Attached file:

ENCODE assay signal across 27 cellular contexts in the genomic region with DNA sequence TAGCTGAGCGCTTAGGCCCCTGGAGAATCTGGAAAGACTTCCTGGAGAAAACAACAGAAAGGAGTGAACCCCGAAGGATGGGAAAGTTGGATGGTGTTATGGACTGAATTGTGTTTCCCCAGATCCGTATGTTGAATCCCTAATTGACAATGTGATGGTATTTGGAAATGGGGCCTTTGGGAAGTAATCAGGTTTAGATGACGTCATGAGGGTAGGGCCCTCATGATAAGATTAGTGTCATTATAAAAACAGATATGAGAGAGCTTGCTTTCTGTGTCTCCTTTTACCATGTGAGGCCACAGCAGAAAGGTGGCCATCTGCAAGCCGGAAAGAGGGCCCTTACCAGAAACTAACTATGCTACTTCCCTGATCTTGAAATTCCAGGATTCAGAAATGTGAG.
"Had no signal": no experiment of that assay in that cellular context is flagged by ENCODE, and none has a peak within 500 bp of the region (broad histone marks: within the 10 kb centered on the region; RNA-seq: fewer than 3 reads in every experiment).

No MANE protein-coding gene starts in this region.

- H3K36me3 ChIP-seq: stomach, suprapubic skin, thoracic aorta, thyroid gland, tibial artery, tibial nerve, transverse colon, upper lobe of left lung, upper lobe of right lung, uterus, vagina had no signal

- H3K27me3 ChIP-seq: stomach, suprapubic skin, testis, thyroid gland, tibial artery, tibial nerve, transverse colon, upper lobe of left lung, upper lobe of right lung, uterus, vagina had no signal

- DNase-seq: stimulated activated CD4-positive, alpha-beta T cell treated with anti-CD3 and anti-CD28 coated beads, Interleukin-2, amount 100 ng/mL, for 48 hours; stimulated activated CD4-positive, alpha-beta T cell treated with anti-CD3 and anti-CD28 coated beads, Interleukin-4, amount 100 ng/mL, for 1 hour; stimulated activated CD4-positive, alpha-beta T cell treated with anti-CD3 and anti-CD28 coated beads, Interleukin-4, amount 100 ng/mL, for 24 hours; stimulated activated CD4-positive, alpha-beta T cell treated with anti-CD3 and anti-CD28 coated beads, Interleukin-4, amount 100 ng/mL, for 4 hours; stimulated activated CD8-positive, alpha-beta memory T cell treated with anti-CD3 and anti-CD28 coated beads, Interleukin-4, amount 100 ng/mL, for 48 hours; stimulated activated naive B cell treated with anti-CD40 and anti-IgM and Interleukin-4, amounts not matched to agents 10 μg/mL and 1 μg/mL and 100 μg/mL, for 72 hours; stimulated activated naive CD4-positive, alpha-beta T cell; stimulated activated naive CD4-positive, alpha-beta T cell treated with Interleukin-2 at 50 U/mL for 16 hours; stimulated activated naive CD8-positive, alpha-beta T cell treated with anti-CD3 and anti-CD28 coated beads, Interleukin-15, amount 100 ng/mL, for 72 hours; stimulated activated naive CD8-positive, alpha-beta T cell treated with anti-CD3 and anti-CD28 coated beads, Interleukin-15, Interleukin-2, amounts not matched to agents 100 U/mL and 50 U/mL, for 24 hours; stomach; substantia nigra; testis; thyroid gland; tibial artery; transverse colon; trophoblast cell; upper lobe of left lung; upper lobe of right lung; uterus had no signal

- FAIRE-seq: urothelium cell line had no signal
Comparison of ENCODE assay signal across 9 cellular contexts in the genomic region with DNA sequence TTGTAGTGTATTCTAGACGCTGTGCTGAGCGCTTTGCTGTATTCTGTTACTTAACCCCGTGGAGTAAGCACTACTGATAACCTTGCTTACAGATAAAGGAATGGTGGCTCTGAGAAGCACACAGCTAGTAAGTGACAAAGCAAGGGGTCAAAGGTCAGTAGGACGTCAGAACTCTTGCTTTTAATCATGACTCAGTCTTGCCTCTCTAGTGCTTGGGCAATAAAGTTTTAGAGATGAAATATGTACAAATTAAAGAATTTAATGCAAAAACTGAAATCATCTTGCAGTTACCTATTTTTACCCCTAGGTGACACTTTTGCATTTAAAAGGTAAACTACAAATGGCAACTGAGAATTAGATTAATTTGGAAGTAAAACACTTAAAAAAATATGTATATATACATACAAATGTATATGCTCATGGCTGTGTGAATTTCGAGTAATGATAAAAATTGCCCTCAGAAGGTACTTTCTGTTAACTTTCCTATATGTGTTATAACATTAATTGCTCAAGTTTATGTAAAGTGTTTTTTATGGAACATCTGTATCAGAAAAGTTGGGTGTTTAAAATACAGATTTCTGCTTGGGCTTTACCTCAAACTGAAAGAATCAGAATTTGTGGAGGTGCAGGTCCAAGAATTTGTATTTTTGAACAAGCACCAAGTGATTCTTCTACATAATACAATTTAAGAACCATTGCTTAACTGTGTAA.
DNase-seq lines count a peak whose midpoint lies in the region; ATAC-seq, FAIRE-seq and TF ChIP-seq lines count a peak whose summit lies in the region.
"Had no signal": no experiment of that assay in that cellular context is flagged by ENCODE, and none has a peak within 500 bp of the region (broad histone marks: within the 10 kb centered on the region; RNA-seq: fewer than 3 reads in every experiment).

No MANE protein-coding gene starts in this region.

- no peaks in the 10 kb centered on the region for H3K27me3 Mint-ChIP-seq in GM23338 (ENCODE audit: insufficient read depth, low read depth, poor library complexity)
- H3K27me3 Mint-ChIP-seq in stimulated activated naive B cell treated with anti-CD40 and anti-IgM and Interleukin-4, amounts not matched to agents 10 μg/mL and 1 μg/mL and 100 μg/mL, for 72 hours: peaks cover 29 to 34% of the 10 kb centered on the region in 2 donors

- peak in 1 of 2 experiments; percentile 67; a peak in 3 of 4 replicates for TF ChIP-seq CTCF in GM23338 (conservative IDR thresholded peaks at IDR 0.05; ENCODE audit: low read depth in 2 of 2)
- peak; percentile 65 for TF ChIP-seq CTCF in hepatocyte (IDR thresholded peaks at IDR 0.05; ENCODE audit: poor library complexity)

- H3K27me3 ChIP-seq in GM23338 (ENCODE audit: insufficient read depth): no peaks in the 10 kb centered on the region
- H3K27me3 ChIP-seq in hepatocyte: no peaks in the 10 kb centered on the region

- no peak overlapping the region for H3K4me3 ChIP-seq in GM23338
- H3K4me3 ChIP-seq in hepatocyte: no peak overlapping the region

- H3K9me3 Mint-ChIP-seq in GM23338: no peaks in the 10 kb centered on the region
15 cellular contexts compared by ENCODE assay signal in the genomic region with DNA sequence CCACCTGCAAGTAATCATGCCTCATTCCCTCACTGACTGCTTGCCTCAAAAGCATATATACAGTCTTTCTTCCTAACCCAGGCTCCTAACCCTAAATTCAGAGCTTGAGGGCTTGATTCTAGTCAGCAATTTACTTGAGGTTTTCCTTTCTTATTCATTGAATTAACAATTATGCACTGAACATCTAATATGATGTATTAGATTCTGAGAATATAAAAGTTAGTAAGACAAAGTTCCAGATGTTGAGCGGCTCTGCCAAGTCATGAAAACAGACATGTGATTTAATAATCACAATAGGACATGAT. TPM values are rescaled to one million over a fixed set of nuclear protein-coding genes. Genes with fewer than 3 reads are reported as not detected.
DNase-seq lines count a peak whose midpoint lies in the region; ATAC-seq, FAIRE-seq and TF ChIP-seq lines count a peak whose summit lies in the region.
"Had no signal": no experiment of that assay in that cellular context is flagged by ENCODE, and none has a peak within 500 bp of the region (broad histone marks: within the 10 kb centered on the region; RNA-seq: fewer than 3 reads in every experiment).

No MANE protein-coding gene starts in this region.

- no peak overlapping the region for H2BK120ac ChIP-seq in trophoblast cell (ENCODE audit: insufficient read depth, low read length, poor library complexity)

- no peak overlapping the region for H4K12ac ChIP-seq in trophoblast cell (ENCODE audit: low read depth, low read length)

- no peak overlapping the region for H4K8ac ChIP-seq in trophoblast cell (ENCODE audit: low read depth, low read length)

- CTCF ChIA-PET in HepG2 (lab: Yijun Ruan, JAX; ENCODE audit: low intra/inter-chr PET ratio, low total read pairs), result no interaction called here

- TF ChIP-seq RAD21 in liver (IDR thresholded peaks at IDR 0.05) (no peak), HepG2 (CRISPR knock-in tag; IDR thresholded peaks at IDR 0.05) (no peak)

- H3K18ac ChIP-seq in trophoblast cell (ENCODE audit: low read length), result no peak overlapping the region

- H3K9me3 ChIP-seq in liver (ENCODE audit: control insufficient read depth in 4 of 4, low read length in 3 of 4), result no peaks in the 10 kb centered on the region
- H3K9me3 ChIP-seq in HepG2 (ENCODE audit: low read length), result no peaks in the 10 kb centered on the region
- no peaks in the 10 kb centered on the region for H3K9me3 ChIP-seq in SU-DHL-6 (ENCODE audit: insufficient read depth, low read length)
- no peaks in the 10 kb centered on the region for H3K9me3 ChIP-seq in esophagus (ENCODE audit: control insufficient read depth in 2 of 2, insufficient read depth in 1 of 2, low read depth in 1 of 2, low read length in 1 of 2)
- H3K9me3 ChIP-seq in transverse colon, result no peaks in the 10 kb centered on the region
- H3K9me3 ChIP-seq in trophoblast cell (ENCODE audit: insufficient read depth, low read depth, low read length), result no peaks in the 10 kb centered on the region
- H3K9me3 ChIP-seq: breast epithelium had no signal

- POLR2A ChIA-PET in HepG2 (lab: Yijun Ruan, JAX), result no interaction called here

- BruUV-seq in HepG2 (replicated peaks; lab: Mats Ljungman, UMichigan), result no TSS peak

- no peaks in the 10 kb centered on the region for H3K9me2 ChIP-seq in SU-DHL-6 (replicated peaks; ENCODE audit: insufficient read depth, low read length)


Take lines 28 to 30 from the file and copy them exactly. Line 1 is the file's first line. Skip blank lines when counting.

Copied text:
- CTCF ChIA-PET in HepG2 (lab: Yijun Ruan, JAX; ENCODE audit: low intra/inter-chr PET ratio, low total read pairs), result no interaction called here

- TF ChIP-seq RAD21 in liver (IDR thresholded peaks at IDR 0.05) (no peak), HepG2 (CRISPR knock-in tag; IDR thresholded peaks at IDR 0.05) (no peak)

- H3K18ac ChIP-seq in trophoblast cell (ENCODE audit: low read length), result no peak overlapping the region